Question My 1Gbps router runs through upstairs wall to basement 10/100 Mbps network switch, I want to change the switch

Jan 3, 2021
4
0
10
0
Hey everyone. I want to change my network switch because it is throttling my network speeds. Paying for Shaw Fibre+ 1Gbps and getting 100 Mbps on my computer. My computer is in an upstairs bedroom where my internet is on a wired connection on a CAT5E cable plugged into an ethernet wall port.

The house router/modem is in an office upstairs, connected to a different computer than mine with an ethernet cable (from the router) plugged into the wall. This computer which is wired directly from the router/modem and only gets speeds of 280Mbps. All the ethernet ports in the house come into one switch into the basement, which are all CAT5E cables. The switch is rated for 10/100 Mbps. My question(s) are:

Is my router which is plugged into the wall which is then ran two stories down into the network switch an "okay" connection? I mean that as in, from all the videos I've seen, the router connects directly into the switch where in my house the router is plugged into an ethernet wall port, where another CAT 5E cable runs to the basement into the switch. Could the transition of one CAT 5E cable to the next one in the wall cause an issue with speeds?

Is it normal in households for a network switch to be elsewhere in the house from the router?

How is it possible that the wired connection speed directly from the router to the office computer is getting under 300 Mbps down since the router is supposed to be pushing near 1Gbps?

Lastly, obviously my switch is throttling speeds to every other Ethernet port in the house. Is switching the old switch with a new one (d-link 8-port gigabit desktop switch (dgs-108)) as easy as taking all the ethernet cables out of the old one and plugging it into the new one? (And obviously plugging the new switch into the wall for power)

Thank you in advance for your help, and please ask away if you have questions about anything in my network that can help you answer my questions!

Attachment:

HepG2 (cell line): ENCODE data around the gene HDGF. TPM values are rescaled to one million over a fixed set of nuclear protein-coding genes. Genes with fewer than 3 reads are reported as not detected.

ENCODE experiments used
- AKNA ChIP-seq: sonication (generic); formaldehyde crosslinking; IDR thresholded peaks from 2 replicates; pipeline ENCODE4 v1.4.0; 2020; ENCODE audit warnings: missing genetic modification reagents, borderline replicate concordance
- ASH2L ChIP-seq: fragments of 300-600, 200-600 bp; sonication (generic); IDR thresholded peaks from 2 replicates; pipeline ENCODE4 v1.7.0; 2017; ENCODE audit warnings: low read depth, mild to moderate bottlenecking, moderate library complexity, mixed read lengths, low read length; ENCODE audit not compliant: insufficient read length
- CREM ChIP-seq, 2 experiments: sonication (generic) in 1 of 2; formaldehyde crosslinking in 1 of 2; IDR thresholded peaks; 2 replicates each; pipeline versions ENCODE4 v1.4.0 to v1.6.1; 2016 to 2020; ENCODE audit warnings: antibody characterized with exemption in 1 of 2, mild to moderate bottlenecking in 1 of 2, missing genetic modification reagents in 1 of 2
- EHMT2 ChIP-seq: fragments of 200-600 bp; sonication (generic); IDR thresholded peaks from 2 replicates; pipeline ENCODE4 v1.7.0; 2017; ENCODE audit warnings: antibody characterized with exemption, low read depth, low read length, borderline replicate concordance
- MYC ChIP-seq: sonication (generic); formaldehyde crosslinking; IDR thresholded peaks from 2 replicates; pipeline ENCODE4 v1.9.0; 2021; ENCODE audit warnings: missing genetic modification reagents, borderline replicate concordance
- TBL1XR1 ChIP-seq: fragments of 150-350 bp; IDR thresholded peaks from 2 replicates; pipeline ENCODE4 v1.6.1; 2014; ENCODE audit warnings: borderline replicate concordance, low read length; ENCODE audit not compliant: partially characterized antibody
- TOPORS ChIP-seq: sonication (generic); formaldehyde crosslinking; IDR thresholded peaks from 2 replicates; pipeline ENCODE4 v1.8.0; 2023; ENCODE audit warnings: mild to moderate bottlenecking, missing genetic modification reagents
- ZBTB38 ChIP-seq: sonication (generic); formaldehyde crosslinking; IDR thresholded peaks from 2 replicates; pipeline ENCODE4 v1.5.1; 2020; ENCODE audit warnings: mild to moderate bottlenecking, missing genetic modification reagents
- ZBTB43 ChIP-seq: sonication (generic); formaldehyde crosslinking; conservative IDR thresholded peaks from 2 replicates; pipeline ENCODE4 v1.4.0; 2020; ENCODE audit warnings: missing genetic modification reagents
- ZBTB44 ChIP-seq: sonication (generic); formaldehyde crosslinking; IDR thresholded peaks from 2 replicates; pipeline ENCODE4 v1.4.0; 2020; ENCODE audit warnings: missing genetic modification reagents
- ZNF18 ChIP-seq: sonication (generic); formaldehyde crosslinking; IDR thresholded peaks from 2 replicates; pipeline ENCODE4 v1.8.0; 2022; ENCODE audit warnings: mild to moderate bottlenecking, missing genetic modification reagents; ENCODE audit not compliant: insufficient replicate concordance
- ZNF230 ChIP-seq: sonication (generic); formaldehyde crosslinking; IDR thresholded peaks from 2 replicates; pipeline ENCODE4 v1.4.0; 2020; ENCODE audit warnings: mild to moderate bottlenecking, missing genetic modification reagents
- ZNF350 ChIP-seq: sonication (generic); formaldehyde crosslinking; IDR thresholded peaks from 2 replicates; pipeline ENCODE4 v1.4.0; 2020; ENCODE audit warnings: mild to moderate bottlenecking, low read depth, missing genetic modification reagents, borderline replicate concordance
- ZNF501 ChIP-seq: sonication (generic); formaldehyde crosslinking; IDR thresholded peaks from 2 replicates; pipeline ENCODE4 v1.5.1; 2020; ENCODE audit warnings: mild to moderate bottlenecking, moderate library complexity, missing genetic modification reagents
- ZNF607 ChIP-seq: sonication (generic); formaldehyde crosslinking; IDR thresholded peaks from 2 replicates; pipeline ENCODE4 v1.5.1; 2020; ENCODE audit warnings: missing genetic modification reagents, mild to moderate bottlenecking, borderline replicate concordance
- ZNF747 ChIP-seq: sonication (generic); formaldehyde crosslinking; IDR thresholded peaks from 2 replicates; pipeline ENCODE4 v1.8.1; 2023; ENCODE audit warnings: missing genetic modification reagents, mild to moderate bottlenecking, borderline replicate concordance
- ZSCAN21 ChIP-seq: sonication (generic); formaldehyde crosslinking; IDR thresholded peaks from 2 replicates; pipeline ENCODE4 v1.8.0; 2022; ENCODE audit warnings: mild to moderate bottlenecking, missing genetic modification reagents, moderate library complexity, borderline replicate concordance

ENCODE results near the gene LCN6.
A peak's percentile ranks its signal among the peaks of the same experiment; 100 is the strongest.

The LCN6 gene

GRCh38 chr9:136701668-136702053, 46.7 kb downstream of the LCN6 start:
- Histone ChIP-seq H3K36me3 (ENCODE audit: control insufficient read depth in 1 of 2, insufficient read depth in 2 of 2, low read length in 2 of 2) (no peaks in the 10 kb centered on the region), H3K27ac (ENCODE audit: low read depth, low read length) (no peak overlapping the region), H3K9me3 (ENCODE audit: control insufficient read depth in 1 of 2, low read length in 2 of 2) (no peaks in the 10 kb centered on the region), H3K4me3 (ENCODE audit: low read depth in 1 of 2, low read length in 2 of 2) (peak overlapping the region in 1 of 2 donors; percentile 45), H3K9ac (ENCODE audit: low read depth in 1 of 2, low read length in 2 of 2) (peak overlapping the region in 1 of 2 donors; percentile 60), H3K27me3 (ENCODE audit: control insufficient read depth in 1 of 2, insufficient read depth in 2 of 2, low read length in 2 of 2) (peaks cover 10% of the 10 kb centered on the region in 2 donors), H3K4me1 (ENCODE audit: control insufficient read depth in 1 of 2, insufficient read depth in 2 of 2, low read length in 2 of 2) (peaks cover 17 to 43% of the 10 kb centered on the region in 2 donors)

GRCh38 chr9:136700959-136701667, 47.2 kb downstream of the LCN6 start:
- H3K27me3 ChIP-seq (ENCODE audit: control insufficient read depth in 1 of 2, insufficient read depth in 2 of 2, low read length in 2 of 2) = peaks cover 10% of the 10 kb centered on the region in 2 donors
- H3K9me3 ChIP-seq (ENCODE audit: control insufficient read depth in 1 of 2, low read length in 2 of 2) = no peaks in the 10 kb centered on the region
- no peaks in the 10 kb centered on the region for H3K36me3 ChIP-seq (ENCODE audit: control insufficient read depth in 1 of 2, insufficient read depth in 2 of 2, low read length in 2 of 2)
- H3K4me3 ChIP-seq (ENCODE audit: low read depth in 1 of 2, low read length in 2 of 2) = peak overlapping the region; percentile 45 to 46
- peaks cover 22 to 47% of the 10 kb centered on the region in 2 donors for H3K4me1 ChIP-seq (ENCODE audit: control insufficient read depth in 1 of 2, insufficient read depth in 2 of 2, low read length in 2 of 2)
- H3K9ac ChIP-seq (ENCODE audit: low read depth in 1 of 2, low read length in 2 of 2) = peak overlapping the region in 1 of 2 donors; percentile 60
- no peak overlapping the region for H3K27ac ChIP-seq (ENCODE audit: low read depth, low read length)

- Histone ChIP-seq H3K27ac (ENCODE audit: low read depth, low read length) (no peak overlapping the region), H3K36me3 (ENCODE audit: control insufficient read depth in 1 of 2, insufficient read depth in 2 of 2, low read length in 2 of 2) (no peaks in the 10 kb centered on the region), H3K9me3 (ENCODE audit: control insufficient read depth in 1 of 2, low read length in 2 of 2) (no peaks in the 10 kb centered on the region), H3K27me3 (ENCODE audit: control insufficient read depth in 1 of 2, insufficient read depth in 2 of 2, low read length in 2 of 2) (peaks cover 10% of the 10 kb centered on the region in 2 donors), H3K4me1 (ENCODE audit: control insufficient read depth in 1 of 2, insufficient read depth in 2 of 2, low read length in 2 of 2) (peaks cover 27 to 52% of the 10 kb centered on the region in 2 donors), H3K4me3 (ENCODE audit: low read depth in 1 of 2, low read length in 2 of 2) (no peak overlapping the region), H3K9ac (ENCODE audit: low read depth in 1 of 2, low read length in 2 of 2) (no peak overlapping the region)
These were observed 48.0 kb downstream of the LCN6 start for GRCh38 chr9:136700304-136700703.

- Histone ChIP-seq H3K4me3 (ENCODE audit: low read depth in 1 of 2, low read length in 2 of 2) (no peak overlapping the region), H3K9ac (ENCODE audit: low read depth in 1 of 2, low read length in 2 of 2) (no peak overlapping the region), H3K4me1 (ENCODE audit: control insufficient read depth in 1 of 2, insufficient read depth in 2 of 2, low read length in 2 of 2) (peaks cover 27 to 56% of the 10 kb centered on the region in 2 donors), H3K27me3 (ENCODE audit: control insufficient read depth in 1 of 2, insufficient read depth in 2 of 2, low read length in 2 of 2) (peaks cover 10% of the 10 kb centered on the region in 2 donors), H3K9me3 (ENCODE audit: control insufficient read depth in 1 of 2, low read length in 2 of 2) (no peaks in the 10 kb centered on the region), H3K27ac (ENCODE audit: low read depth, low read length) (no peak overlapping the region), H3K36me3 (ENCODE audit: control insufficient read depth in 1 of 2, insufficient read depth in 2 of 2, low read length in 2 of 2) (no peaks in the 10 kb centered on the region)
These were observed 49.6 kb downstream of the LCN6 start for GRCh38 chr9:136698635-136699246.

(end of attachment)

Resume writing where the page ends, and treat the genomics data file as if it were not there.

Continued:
So the easy part is you can swap the old switch for the new switch with 1g ports and almost by magic everything will be 1gbit.

The problems come if there are cabling issues with the wall ports. Since you have never used them for 1gbit they could be actually installed incorrectly. The cat5e cable is not a issue. Cat5e cable is rated to 1gbit at 100 meters so the cable itself is likely good. What you need to check is that the wall ports are correctly wired, Sometimes they look fine but one wire is not making contact internally, generally you can pull the wires out one by 1 cut a bit off and put them back. Still you would only do this if the pc you connect to the wall does not see the connection to the new switch at 1gbit.

The much larger mystery would be why you only 280mbps on a pc directly wired to internet router. Since it is more than 100mbps it is not likely a cable problem or port problem in the router. Did the ISP every verify that you really get 1gbit to your house. I would try a different pc plugged into the router....note if you get your switch to work that should be a 1gbit path all the way also. I would suspect a issue with the ISP connection.

To test your internal network to see if it all runs 1gbit you can use a old program called IPERF. You could also just copy large files between machines but it will be to some extent affected by disk systems and file structure. It still should be much higher than 280mbps.
 
Reactions: yungcri and SamirD
And to add to what bill001g about the ethernet jacks, the tolerances for 100Mbps were a lot less stringent than for 1Gbps, so generally what I've found is that is the main reason why a particular port will be 100Mbps vers 1Gbps--even things like stripping away too much insulation or having too much untwisted wire will cause these issues. And unfortunately, the electrical contractors who think they know what they're doing when they wire ethernet are still making these mistakes all the way into 2021. :(
 
Jan 3, 2021
4
0
10
0
So the easy part is you can swap the old switch for the new switch with 1g ports and almost by magic everything will be 1gbit.